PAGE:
The big reveal of 2016 (it was visible to see for much longer than that of course, as I’ve been arguing since 1994) is that Republican voters aren’t anti-statists. People who aspire to lead those voters must recognize that fact and respond to it. If your principles won’t allow you to do that, then you belong not in a political party organized to compete for power, but in an intellectual movement aimed at influencing elites. That’s not a criticism, by the way! Such intellectual movements can change the world, as the environmentalists have done, and the gay rights movement, and gun advocates. Libertarians have won arguments in the past (deregulation of transportation), and they may win arguments in the future (marijuana legalization). But while such movements can shape and bend politics, they cannot form it, because they are inspired by a unitary ideological doctrine and most human beings are not. True parties must be run by politicians, and politicians must make concessions to the refractory and contradictory demands of non-ideological voters.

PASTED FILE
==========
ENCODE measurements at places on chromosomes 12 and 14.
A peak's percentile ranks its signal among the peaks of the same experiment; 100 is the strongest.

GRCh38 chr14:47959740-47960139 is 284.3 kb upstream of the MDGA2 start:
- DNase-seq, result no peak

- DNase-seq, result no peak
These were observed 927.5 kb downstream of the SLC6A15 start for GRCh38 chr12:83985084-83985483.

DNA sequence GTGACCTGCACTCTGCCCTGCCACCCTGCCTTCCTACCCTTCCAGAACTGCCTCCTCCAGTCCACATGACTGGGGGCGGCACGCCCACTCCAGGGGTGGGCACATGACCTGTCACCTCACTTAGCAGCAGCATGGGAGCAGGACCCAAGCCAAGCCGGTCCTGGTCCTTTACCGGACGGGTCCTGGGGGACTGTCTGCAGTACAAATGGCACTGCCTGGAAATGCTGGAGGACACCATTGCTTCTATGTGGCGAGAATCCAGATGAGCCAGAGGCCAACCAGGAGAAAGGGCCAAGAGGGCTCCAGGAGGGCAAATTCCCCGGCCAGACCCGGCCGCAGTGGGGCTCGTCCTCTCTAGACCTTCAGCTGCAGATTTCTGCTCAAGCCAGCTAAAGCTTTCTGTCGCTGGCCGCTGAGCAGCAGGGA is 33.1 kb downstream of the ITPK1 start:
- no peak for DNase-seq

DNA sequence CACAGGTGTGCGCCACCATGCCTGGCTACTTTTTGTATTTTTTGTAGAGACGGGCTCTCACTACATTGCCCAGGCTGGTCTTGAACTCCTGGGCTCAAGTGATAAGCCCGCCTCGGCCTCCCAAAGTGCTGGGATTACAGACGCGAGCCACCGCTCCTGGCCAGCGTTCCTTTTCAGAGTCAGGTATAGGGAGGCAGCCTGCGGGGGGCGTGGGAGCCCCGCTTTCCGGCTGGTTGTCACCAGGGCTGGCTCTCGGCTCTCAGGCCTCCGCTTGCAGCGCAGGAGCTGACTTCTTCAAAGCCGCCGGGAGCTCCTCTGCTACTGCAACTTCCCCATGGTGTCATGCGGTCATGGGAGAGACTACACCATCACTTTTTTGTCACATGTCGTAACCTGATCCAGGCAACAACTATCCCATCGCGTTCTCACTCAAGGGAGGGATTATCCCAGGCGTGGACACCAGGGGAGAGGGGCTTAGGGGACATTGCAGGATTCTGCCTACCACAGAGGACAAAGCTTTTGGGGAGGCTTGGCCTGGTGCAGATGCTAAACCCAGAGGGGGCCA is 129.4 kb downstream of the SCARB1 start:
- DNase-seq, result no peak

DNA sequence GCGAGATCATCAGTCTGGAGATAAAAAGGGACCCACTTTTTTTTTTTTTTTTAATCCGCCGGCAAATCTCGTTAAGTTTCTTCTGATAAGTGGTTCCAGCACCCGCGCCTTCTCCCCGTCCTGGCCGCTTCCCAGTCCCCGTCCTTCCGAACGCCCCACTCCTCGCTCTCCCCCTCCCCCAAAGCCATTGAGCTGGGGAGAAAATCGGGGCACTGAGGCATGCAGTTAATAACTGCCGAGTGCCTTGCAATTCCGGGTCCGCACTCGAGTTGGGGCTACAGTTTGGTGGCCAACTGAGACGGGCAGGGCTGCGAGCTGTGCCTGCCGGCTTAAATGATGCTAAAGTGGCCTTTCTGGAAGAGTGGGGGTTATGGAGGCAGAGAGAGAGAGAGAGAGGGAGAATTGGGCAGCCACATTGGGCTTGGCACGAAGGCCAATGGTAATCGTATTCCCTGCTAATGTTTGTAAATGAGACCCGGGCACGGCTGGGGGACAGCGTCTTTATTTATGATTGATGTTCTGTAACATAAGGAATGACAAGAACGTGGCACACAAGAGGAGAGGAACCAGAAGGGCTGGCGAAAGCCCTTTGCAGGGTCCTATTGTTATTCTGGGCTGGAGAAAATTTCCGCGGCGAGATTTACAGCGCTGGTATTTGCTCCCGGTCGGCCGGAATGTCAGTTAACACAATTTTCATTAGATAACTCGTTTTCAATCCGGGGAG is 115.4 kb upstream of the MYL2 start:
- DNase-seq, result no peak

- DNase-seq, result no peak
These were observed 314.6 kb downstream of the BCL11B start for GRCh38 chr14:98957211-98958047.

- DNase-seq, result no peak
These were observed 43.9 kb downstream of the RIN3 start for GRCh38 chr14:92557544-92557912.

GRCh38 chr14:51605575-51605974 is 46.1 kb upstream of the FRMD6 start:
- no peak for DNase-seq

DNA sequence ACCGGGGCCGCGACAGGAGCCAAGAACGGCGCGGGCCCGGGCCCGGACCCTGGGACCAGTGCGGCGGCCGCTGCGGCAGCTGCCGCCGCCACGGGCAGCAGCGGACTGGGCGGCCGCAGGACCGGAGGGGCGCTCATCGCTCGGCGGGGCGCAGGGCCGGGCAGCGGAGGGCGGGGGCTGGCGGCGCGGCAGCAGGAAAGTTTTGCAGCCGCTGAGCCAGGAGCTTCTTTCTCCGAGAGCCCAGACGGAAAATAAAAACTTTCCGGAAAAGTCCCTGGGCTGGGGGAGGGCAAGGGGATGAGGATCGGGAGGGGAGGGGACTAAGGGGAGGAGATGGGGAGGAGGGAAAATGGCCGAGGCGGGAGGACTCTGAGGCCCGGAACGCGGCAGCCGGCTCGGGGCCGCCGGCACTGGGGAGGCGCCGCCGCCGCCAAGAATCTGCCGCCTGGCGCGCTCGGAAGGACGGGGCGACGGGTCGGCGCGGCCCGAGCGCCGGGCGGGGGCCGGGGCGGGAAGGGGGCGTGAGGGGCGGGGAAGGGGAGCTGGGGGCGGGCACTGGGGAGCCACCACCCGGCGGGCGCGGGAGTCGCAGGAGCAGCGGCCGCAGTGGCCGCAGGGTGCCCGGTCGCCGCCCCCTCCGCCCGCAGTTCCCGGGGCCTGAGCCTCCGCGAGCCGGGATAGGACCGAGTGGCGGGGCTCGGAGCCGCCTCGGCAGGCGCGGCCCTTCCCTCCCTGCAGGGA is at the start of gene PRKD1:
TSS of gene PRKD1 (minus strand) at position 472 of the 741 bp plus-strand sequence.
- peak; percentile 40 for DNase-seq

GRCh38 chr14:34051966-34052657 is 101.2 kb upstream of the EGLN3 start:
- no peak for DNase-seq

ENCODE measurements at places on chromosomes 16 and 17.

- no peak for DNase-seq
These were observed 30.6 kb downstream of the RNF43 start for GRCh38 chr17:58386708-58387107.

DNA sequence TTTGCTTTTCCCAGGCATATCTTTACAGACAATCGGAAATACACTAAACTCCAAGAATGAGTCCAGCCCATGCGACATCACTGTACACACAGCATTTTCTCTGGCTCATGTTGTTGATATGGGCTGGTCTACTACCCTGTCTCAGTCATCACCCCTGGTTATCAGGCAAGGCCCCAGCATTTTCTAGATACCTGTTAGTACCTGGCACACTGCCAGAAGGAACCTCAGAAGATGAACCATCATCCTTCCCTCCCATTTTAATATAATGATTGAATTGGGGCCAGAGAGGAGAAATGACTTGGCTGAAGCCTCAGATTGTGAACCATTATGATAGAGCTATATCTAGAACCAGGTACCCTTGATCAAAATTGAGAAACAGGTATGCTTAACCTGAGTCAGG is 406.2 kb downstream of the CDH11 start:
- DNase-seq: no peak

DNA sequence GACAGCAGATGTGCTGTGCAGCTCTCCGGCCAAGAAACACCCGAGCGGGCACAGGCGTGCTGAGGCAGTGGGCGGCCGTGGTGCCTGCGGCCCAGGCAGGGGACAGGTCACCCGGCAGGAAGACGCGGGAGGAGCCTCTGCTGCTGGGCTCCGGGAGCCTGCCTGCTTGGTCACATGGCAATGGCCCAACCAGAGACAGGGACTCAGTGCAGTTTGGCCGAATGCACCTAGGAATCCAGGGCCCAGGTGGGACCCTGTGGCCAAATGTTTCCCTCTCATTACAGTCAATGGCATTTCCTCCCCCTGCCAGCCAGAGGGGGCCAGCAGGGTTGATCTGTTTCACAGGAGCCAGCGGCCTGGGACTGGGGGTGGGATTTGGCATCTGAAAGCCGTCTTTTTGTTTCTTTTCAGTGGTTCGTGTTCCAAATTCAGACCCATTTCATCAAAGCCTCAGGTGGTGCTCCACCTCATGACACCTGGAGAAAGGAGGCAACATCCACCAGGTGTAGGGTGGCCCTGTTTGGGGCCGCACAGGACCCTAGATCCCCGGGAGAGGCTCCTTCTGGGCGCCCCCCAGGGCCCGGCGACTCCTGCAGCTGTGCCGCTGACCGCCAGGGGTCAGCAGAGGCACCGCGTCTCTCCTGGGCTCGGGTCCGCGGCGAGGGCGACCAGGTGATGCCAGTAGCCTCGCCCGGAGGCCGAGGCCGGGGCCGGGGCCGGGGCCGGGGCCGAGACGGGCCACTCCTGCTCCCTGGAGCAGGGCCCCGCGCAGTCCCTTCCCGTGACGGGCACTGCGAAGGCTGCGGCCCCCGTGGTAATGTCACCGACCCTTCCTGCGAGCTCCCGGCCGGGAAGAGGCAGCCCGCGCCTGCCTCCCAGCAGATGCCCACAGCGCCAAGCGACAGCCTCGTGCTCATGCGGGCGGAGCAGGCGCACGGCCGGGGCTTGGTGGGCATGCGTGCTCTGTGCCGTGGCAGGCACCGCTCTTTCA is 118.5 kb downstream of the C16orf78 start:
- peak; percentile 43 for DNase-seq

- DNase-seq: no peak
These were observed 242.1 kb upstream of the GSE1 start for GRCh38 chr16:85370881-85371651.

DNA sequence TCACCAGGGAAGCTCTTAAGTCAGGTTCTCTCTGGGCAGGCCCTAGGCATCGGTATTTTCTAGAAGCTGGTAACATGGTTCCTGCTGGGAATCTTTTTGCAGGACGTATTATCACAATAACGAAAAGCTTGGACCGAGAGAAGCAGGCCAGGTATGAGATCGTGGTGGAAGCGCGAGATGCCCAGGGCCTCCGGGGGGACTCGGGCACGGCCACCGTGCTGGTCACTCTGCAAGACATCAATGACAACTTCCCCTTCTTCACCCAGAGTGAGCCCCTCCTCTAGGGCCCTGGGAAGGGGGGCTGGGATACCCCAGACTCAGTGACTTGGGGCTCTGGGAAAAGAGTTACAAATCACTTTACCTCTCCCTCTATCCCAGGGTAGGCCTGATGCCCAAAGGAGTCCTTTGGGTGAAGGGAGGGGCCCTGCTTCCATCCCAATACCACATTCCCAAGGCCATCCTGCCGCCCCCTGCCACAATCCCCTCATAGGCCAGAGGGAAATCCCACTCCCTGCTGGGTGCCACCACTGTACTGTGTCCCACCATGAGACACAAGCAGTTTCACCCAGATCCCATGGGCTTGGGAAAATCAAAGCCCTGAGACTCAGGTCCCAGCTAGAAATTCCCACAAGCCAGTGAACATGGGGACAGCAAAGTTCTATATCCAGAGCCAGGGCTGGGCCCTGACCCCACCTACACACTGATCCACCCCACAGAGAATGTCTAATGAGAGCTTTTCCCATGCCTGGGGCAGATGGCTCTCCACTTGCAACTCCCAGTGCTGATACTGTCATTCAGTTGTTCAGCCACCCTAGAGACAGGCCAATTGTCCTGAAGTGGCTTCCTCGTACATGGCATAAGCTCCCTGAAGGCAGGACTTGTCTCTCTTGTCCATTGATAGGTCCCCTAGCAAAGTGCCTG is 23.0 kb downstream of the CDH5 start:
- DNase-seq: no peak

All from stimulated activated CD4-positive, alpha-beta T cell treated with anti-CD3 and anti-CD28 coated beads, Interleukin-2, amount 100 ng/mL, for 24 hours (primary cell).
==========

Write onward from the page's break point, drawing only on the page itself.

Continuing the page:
From: Why David Frum Won’t Leave the Republican Party – The Atlantic